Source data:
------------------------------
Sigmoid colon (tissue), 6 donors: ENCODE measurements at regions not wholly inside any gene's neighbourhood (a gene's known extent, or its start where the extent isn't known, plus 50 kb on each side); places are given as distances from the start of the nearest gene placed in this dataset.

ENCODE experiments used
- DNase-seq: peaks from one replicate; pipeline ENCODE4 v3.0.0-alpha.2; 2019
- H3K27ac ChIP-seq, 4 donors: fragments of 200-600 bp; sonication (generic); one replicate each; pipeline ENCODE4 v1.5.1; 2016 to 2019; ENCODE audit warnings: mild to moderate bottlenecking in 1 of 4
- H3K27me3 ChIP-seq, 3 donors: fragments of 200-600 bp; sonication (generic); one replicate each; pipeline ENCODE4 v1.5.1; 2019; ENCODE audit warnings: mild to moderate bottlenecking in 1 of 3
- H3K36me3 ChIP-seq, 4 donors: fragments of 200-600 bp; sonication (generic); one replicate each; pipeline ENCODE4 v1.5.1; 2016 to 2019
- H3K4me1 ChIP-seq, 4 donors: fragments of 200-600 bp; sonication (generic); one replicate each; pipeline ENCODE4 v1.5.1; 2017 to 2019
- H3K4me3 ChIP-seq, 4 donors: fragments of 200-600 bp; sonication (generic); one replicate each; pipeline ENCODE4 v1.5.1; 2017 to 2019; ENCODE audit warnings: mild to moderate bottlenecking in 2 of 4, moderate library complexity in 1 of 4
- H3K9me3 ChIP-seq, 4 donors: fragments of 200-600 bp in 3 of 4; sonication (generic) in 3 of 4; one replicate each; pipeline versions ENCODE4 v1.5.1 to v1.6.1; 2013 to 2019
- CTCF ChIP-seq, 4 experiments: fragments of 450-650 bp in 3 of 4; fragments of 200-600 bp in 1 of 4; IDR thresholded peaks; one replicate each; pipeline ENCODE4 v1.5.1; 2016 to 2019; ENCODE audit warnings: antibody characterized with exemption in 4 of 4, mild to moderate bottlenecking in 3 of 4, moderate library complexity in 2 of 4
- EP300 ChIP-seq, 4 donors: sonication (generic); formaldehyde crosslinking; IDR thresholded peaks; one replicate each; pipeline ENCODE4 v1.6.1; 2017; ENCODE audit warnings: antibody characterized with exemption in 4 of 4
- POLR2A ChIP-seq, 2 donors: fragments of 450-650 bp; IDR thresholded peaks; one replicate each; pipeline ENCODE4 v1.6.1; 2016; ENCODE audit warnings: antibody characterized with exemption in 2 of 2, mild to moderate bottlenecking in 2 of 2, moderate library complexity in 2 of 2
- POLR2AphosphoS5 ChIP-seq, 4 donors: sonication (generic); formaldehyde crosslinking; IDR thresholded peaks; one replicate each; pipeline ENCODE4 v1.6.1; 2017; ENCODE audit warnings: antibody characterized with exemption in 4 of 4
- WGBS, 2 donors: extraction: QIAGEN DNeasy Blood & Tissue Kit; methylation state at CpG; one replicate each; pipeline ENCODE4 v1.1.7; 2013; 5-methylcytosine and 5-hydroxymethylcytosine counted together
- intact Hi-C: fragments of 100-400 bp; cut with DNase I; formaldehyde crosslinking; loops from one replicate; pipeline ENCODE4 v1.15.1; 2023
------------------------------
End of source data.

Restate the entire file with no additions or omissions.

Sigmoid colon (tissue), 6 donors: ENCODE measurements at regions not wholly inside any gene's neighbourhood (a gene's known extent, or its start where the extent isn't known, plus 50 kb on each side); places are given as distances from the start of the nearest gene placed in this dataset.

ENCODE experiments used
- DNase-seq: peaks from one replicate; pipeline ENCODE4 v3.0.0-alpha.2; 2019
- H3K27ac ChIP-seq, 4 donors: fragments of 200-600 bp; sonication (generic); one replicate each; pipeline ENCODE4 v1.5.1; 2016 to 2019; ENCODE audit warnings: mild to moderate bottlenecking in 1 of 4
- H3K27me3 ChIP-seq, 3 donors: fragments of 200-600 bp; sonication (generic); one replicate each; pipeline ENCODE4 v1.5.1; 2019; ENCODE audit warnings: mild to moderate bottlenecking in 1 of 3
- H3K36me3 ChIP-seq, 4 donors: fragments of 200-600 bp; sonication (generic); one replicate each; pipeline ENCODE4 v1.5.1; 2016 to 2019
- H3K4me1 ChIP-seq, 4 donors: fragments of 200-600 bp; sonication (generic); one replicate each; pipeline ENCODE4 v1.5.1; 2017 to 2019
- H3K4me3 ChIP-seq, 4 donors: fragments of 200-600 bp; sonication (generic); one replicate each; pipeline ENCODE4 v1.5.1; 2017 to 2019; ENCODE audit warnings: mild to moderate bottlenecking in 2 of 4, moderate library complexity in 1 of 4
- H3K9me3 ChIP-seq, 4 donors: fragments of 200-600 bp in 3 of 4; sonication (generic) in 3 of 4; one replicate each; pipeline versions ENCODE4 v1.5.1 to v1.6.1; 2013 to 2019
- CTCF ChIP-seq, 4 experiments: fragments of 450-650 bp in 3 of 4; fragments of 200-600 bp in 1 of 4; IDR thresholded peaks; one replicate each; pipeline ENCODE4 v1.5.1; 2016 to 2019; ENCODE audit warnings: antibody characterized with exemption in 4 of 4, mild to moderate bottlenecking in 3 of 4, moderate library complexity in 2 of 4
- EP300 ChIP-seq, 4 donors: sonication (generic); formaldehyde crosslinking; IDR thresholded peaks; one replicate each; pipeline ENCODE4 v1.6.1; 2017; ENCODE audit warnings: antibody characterized with exemption in 4 of 4
- POLR2A ChIP-seq, 2 donors: fragments of 450-650 bp; IDR thresholded peaks; one replicate each; pipeline ENCODE4 v1.6.1; 2016; ENCODE audit warnings: antibody characterized with exemption in 2 of 2, mild to moderate bottlenecking in 2 of 2, moderate library complexity in 2 of 2
- POLR2AphosphoS5 ChIP-seq, 4 donors: sonication (generic); formaldehyde crosslinking; IDR thresholded peaks; one replicate each; pipeline ENCODE4 v1.6.1; 2017; ENCODE audit warnings: antibody characterized with exemption in 4 of 4
- WGBS, 2 donors: extraction: QIAGEN DNeasy Blood & Tissue Kit; methylation state at CpG; one replicate each; pipeline ENCODE4 v1.1.7; 2013; 5-methylcytosine and 5-hydroxymethylcytosine counted together
- intact Hi-C: fragments of 100-400 bp; cut with DNase I; formaldehyde crosslinking; loops from one replicate; pipeline ENCODE4 v1.15.1; 2023